It’s taken me way too long to sit down and write this one, but we’re having field day at school and I’ve got no classes.

I left Bangkok on one of the shittiest buses I’ve ever ridden.  That bus ride still clenches itself in my mind as the most uncomfortable seven hours of my life.  The seats were Thai-sized so my knees were drawn up and pressed against the back of the seat in front, the air conditioning was an insignificant trickle that was absorbed by the heat before it even reached my face, and it was bumpy.  A warning to all: if you’re traveling in Southeast Asia, do NOT buy bus tickets from the first travel agency shop you walk past, go to the bus station.  They run these scams by which you get the longest, most uncomfortable ride in your life so that out of sheer exhaustion you’ll stay at the first hostel they take you to.  Sure enough, there were guys walking around on the boat to Ko Tao asking everyone where they were staying and promoting their own hostel.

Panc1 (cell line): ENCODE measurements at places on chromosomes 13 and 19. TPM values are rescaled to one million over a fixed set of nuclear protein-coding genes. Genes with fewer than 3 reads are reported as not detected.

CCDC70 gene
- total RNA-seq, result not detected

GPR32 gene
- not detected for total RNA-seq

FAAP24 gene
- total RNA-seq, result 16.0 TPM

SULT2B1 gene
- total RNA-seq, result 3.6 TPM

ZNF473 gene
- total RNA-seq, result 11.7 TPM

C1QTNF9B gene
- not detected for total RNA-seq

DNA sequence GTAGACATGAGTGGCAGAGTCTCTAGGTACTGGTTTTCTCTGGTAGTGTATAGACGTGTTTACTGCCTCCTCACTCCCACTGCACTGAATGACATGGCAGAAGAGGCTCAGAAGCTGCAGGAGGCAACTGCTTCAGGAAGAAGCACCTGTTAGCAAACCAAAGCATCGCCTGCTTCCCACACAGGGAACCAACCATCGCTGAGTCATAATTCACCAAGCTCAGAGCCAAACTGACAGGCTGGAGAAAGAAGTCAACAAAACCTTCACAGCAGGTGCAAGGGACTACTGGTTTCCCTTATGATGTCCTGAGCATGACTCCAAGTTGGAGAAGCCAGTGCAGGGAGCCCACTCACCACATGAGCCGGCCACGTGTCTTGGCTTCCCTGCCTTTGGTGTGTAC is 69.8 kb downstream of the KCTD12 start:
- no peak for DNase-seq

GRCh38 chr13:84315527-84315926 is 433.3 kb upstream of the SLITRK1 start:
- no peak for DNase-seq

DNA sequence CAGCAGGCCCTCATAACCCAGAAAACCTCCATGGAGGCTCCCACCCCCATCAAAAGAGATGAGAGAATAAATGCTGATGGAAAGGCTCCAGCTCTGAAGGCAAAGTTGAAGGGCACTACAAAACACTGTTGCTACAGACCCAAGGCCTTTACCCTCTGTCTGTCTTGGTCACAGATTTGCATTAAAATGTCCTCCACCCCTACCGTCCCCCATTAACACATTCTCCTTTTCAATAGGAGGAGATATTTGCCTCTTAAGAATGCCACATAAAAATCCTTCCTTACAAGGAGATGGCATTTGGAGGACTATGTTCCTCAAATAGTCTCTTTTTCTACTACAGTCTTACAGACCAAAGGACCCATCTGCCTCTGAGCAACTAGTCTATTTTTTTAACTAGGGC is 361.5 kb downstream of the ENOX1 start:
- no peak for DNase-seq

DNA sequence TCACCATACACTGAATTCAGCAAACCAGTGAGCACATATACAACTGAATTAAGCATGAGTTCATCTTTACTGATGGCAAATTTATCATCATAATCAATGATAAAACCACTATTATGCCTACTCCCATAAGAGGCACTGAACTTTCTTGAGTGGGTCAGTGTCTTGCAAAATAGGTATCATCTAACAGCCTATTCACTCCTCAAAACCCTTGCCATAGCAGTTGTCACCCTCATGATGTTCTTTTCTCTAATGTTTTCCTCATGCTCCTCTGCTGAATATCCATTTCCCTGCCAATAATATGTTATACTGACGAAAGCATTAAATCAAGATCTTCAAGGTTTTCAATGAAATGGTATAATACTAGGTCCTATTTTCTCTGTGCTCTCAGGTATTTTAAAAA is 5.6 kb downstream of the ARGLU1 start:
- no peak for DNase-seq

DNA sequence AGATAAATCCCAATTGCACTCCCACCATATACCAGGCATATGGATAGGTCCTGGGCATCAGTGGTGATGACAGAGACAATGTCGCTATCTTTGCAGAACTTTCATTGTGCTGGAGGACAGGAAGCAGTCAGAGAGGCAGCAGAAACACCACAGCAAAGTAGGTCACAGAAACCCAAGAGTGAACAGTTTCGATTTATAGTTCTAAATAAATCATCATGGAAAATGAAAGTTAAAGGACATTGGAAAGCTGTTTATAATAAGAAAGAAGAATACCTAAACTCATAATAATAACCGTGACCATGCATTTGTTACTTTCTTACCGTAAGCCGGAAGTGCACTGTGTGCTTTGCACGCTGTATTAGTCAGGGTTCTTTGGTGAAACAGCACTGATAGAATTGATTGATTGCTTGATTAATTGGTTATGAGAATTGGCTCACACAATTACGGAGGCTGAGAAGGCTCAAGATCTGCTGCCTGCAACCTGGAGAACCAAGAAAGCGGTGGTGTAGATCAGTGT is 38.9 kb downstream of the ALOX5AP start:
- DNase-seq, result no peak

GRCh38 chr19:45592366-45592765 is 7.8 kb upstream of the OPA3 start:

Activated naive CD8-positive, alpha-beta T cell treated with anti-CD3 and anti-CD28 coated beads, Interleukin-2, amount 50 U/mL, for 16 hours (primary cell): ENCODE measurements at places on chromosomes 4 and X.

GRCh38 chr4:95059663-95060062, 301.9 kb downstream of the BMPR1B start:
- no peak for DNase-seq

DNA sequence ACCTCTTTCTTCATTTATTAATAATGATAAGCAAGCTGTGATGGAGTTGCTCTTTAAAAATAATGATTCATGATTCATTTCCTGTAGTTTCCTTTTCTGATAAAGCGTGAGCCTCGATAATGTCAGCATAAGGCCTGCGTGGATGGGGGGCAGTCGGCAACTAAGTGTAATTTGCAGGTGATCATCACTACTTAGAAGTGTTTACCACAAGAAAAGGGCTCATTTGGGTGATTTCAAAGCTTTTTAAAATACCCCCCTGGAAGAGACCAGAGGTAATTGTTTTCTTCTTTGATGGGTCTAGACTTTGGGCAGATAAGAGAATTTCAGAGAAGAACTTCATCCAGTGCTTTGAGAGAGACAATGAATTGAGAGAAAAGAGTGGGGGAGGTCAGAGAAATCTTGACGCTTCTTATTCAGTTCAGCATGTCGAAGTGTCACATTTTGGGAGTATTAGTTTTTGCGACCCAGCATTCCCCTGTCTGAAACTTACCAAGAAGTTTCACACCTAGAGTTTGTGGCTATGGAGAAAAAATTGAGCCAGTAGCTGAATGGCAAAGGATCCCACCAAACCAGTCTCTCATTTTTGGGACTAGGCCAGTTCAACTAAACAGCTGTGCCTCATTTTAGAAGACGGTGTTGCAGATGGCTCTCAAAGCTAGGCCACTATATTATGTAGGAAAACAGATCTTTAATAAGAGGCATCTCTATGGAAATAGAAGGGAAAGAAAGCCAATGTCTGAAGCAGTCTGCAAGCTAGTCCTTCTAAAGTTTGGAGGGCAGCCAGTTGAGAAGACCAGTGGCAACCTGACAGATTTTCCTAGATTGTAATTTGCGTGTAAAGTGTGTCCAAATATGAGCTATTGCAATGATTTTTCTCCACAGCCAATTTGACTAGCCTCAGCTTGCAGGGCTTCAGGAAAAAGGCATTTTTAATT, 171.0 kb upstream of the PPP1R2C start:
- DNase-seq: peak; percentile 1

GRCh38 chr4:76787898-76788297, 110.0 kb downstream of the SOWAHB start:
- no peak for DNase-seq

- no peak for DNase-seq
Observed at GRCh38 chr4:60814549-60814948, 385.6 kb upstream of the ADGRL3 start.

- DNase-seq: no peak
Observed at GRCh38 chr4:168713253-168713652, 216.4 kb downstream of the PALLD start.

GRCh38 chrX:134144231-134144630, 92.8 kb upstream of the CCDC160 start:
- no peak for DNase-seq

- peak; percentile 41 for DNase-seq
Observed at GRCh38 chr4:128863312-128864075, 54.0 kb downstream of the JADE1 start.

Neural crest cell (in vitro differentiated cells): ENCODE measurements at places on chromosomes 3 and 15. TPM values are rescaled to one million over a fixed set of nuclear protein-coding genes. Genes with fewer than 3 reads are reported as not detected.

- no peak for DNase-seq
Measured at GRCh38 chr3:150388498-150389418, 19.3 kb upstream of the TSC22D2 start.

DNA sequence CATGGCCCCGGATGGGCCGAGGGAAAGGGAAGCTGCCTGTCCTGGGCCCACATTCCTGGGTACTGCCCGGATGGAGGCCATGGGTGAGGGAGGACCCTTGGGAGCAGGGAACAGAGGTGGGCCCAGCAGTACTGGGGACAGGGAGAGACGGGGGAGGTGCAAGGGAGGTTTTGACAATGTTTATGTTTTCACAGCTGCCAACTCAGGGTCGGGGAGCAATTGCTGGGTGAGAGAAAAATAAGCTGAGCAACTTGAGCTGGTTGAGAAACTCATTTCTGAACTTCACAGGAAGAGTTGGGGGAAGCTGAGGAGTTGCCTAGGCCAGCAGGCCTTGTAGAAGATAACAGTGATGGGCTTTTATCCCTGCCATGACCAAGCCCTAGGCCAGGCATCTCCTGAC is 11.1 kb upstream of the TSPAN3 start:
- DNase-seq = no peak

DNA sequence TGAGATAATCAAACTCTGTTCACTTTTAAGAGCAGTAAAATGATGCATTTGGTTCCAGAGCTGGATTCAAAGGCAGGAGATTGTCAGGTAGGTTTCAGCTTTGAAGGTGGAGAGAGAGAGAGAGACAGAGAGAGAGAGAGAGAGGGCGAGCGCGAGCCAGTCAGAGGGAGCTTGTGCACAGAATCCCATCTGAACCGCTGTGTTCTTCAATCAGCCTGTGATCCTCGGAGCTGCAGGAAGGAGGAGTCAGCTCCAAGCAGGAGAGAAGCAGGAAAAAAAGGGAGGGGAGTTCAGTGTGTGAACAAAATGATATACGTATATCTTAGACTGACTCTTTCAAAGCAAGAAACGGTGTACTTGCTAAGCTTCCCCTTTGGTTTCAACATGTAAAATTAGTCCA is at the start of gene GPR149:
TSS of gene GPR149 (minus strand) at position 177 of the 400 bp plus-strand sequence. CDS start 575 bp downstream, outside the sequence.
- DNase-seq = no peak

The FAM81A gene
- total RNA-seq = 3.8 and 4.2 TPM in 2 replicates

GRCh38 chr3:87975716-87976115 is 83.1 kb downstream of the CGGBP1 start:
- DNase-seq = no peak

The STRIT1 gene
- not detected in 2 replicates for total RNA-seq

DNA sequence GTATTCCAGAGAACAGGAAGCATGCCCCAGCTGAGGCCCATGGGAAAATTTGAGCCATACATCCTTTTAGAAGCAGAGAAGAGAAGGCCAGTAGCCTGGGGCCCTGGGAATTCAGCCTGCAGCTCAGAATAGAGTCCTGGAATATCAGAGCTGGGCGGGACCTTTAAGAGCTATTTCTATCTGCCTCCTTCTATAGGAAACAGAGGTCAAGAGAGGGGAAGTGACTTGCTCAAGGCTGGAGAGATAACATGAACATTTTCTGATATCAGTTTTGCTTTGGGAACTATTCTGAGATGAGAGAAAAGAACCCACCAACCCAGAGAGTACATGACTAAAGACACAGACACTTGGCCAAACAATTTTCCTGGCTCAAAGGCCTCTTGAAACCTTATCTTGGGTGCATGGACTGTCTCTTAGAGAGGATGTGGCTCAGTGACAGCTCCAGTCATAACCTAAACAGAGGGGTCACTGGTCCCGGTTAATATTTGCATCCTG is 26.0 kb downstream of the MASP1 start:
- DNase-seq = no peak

As I said, the bus ride down to Chumphon took about seven hours, and once we arrived there (at 2a.m.) we had to wait until 7 to get on the ferry.  There was a covered rest area where you could take a nap, but it quickly filled up.  I was more interested in putting back a few beers so I stayed up with this middle-aged guy from north England and a cute girl from somewhere I can’t remember.  There was internet access, food and TV in the little station so I found plenty of ways to pass the time.  And oh yes…it poured rain.

The boat left at dawn.  It was a 40-ft passenger ferry with a deck up top.  I settled down for a nap but I saw the hostel-brokers making their rounds and went up on the deck to avoid them.  With just a little sunlight, what had been simply darkness became tropical foliage, limestone boulders, and the endless blue sea.  There was a nice breeze blowing and the familiar, long-missed smell of salt began to help me forget the ordeal I’d gone through to get there.